China Visa and Passport Requirements
|Passport required||Return ticket required||Visa Required|
To enter China, a passport with at least six months’ validity is required by all nationals referred to in the chart above.
To enter Hong Kong, a passport valid for the duration of stay is required by nationals in the chart above.
Visas are required by all nationals referred to in the chart above to enter China, except:
• All nationals above when visiting Hong Kong or Macau only, in which case visas are not required for varying lengths of stay.
• All nationals above when visiting the Pearl River Delta for up to six days as part of an organised tour group from Hong Kong or Macau.
• Nationals of Australia, Austria, Canada, Denmark, Finland, France, Germany, Italy, the Netherlands, Spain, Sweden, the UK and the USA visiting Hainan Province only as part of an approved, organised tourist group for stays of up to 15 days (21 days for German nationals).
When making the visa application you will need to submit a detailed itinerary of all places you plan to visit and all hotel bookings (including addresses and phone numbers and dates of arrival and departure).
Business travellers are required to provide an official invitation from the company or institution in China when applying for a visa.
Visitors must register with the Chinese Public Security Bureau within 24 hours of arrival.
Nationals not referred to in the chart above are advised to contact the embassy to check visa requirements.
Types and Cost
Single-entry: £85 (UK nationals), £55 (Canadian nationals), £90 (US nationals), £20 (other nationals).
Double-entry: £85 (UK nationals), £55 (Canadian nationals), £90 (US nationals), £30 (other nationals).
Multiple-entry within six months: £85 (UK nationals), £55 (Canadian nationals), £90 (US nationals), £40 (other nationals).
Multiple-entry within 12 months or more: £85 (UK nationals), £55 (Canadian nationals), £90 (US nationals), £60 (other nationals).
You must also pay a service fee of £66 (standard), £78 (express) or £90 (postal applications).
Single-entry visas are normally valid for three months, double-entry for six months, and multiple-entry either six, 12 or 24 months.
A transit visa is not required if staying in the confines of the airport for more than 24 hours. If leaving the airport, a transit visa is required for some nationalities. However, nationals of some countries, including all those listed in the chart above, are exempt for up to 72 hours and are free to visit the cities of Beijing, Shanghai, Guangzhou and Chengdu. In this case, it is possible to apply for a transit without visa at Beijing Capital International Airport, Shanghai Hongqiao International Airport, Pudong International Airport, Guangzhou Baiyun International Airport and Shuangliu Airport.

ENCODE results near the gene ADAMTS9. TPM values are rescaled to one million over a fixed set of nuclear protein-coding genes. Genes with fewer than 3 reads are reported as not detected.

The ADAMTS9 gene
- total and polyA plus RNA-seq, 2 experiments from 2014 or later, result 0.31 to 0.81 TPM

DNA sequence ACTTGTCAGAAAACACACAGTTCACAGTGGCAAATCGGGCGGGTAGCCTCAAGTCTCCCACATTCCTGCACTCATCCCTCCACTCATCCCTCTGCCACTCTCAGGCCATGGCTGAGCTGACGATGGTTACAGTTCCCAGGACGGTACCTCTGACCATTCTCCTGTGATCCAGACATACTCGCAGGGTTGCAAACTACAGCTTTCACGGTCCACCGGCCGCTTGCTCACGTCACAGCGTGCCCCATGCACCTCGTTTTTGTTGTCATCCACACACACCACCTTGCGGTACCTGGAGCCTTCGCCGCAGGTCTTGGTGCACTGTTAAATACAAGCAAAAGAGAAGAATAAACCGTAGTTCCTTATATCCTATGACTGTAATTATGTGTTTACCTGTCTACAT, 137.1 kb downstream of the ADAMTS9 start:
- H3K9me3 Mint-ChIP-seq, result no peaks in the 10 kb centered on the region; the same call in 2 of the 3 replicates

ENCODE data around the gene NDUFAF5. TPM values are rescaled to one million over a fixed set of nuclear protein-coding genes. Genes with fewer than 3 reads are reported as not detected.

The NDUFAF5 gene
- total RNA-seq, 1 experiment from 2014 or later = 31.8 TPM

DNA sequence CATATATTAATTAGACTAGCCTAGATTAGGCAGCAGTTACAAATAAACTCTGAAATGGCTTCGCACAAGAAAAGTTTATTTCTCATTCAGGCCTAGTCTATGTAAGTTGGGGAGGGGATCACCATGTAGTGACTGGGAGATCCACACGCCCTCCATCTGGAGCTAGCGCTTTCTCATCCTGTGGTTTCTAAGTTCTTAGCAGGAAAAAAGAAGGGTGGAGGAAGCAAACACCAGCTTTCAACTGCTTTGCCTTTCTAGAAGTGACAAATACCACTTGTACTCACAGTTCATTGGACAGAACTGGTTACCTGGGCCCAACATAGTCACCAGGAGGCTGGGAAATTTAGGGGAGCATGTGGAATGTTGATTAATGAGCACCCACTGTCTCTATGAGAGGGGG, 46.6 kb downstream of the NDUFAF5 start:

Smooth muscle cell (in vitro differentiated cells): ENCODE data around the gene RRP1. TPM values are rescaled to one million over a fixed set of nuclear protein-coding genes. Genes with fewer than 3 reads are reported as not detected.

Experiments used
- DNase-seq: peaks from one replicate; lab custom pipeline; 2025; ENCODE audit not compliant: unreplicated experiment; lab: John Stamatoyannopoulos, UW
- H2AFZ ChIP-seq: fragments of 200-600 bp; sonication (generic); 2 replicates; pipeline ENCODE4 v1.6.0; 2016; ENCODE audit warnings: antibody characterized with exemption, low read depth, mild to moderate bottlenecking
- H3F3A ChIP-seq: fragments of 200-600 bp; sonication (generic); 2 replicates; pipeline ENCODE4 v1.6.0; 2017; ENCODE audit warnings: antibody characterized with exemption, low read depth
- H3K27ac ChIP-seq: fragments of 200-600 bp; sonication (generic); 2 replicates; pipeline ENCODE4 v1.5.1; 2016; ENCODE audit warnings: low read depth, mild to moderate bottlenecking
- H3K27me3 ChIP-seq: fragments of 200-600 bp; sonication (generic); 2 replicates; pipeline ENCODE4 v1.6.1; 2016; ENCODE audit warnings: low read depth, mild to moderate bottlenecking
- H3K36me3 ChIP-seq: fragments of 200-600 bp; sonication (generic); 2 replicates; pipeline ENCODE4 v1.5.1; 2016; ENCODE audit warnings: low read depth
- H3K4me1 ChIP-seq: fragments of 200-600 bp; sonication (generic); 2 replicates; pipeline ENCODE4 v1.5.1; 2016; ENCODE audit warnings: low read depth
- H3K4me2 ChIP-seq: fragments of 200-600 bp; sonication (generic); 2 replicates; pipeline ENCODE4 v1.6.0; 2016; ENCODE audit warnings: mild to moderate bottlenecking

Consulate (or consular section at embassy). Many consulates (including those in the UK) issue visas through the Chinese Visa Application Service Centre (www.visaforchina.org) rather than directly through the consulate.
If you require a temporary residence permit, you must apply to the Immigration Department or to the Macau Trade and Investment Promotion Institute (www.ipim.gov.mo), depending on your circumstances. An interview takes place, and you need to provide a variety of documentation. To work in Macau, you need a work permit (known as a ‘blue card’). The application process can take up to six months.
Visa applications for China should be made one month in advance.
The express service requires three days, and the regular service takes four days. Postal applications are usually processed and returned within 10 working days, if all the documentation is in good order.
Extension of stay
Applications to extend your stay by up to 90 days must be made to the Immigration Department at least five days before your current authorisation to stay expires.
Entry with children
It is recommended that single adults travelling with children contact the Hong Kong Economic and Trade Office in their country of residence, regarding any documentary evidence of parental responsibility that may be required at immigration.
Entry with pets
If coming from a country with low or zero incidence of rabies, pets will not be quarantined as long as the regulations are followed. The pet must be provided with a microchip, after which it must be vaccinated for rabies. This will be followed by a blood test to check for rabies antibodies, after which a Macau veterinary certificate will be issued (this will need to be endorsed by the relevant authority in your country of residence).
Embassies and tourist offices
British Embassy in ChinaTelephone: 0(10) 5192 4000 ; 0(10) 8529 6600 (consular section).
Embassy of the People's Republic of China in the USATelephone: (202) 495 2266 ; (202) 338 6688 (visa section).
Embassy of the People's Republic of China in the UKTelephone: 020) 7299 4049 ; (020) 7631 1430 (consular section).
China National Tourist Office (CNTO) in the USATelephone: (888) 760 8218.
Embassy of the People's Republic of China in the USATelephone: (202) 495 2266.
Embassy of the People's Republic of China in the UKTelephone: (020) 7299 4049
British Consulate-General in ChongqingTelephone: (23) 6369 1400.
Chinese Embassy in the USATelephone: (202) 337 1956.
British Embassy in MacauTelephone: (+852) 2901 3222 (consular); (+86) 21 2893 9105 (visa).
Chinese Embassy in the UKTelephone: (020) 7299 4049.
Chinese Embassy in the UKTelephone: (020) 7631 1430 (consular section).
Chinese Embassy in the USATelephone: (202) 338 6688.
British Consulate in Hong KongTelephone: (852) 2901 3222.